Saddled with a big deficit in the polls among college graduates, Donald Trump took on student loans in a speech that observers say was his most wide-ranging on a major higher ed issue. Trump endorsed income-driven repayment, one of the Obama administration's key higher ed initiatives. He also ripped schools with big endowments and promised to protect free speech on campus, an issue that was once left-of-center but has become more mercurial in the age of trigger warnings and social media.
Channeling Bernie Sanders, Trump gave what was dubbed his "Millennial Speech" at a private gathering in Columbus, Ohio on Thursday, where he stated that "Students should not be asked to pay more on loans than they can afford." Trump proposed that student loans be based on graduates' income with payment capped at 12.5%. He also said that if borrowers make scheduled payments for 15 years, they should be done with their debt. Income-based repayment, another name from Trump's proposal, is not a new idea and is baked into the Department of Education's repayment options. A facsimile has been endorsed by Hillary Clinton.
American Enterprise Institute fellow Jason Delisle noted in a series of Twitter messages that Trump's proposal would get borrowers out of debt in about 15 years while President Obama's plan would take 20. Delisle seemed to glean some contradictions from Trump's remarks, writing that "Trump (is) running to the left of Obama" on student loans while adding that Trump was "talking some very regressive and bad ideas on student loans."
Trump also said he will force schools to reduce tuition. "If the federal government is going to subsidize student loans, it has a right to expect that colleges work hard to control costs and invest their resources in their students," he said. "If colleges refuse to take this responsibility seriously, they will be held accountable."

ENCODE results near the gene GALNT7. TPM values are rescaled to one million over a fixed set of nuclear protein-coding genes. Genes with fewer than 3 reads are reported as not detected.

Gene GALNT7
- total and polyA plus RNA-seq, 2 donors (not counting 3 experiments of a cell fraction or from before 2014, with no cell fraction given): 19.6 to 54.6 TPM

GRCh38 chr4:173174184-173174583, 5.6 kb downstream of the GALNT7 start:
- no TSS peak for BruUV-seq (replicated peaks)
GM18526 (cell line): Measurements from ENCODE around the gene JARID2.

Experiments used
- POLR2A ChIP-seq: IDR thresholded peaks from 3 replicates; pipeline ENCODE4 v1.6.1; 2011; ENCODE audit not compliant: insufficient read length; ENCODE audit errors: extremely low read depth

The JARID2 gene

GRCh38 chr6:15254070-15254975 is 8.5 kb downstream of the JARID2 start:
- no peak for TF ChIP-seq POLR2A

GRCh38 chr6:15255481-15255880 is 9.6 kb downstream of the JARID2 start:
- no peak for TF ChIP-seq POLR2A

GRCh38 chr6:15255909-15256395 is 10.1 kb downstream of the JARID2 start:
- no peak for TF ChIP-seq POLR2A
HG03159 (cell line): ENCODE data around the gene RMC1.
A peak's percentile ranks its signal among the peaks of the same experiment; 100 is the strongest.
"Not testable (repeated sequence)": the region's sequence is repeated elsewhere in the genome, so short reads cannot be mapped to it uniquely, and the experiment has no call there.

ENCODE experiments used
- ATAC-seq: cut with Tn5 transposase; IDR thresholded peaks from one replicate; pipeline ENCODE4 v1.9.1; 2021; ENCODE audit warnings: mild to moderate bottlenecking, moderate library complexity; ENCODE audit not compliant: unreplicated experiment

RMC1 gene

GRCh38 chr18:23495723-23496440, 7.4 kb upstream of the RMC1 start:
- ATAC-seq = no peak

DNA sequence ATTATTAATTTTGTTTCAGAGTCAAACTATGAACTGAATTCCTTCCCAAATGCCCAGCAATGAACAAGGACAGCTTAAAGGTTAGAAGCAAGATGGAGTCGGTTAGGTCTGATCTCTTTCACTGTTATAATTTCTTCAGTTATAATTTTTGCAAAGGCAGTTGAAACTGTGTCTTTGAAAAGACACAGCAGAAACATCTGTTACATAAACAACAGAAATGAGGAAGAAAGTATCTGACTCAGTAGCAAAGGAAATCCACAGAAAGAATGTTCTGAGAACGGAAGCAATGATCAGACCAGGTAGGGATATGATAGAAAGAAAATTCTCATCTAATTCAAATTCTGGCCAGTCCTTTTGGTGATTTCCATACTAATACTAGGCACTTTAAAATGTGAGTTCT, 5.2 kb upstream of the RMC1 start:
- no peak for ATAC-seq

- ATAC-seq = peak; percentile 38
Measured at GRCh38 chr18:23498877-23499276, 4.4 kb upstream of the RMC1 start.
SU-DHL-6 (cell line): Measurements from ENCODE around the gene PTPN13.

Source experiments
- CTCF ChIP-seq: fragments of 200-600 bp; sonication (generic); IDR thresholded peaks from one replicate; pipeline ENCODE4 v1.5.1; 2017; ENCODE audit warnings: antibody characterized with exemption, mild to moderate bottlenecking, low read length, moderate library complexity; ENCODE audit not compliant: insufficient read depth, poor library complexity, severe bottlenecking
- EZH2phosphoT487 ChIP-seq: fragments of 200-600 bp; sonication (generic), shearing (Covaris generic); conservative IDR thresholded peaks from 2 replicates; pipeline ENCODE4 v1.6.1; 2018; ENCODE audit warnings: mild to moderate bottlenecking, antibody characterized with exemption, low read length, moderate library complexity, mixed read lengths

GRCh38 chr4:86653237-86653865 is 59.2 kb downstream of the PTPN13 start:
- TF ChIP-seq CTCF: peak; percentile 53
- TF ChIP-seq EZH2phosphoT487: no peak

The result would include ending the tax-exempt status of colleges and universities with large endowments that don't devote those funds to tuition cuts. Colleges, the real estate magnate said, need "to spend endowments on their students, not themselves," an issue closely aligned with the progressive wing of the Democrat party.
Trump also said colleges could cut costs by eliminating the "tremendous bloat" in spending on administrators--another stance embraced by progressives.
The jury was out, especially among progressives, as to how progressive the total higher ed package might be or what Trump would actually do. Higher ed experts noted that he provided more details than he typically does during some of his pronouncements. Barmak Nassirian, director of federal relations and policy analysis at the American Association of State Colleges and Universities, said, "Despite the characteristic bluster...about capping costs and solving problems through negotiations, I was actually surprised by how lucid he was in describing his loan plan: (paying) 12.5% of income for 15 years. It's not that simple but not too bad for any presidential candidate and amazingly proximate to reality for Trump."
On Friday morning, the Clinton campaign gave Trump no credit for devising a policy, nor did it criticize him for cribbing from the positions of other candidates. "More than a year after Secretary Clinton released her plan to take on college costs and student debt, we are still waiting for Donald Trump to lay out a detailed plan for addressing these issues," a Clinton spokesperson said in a statement. "The promises he has made so far are as empty as the promises he made to students at Trump University."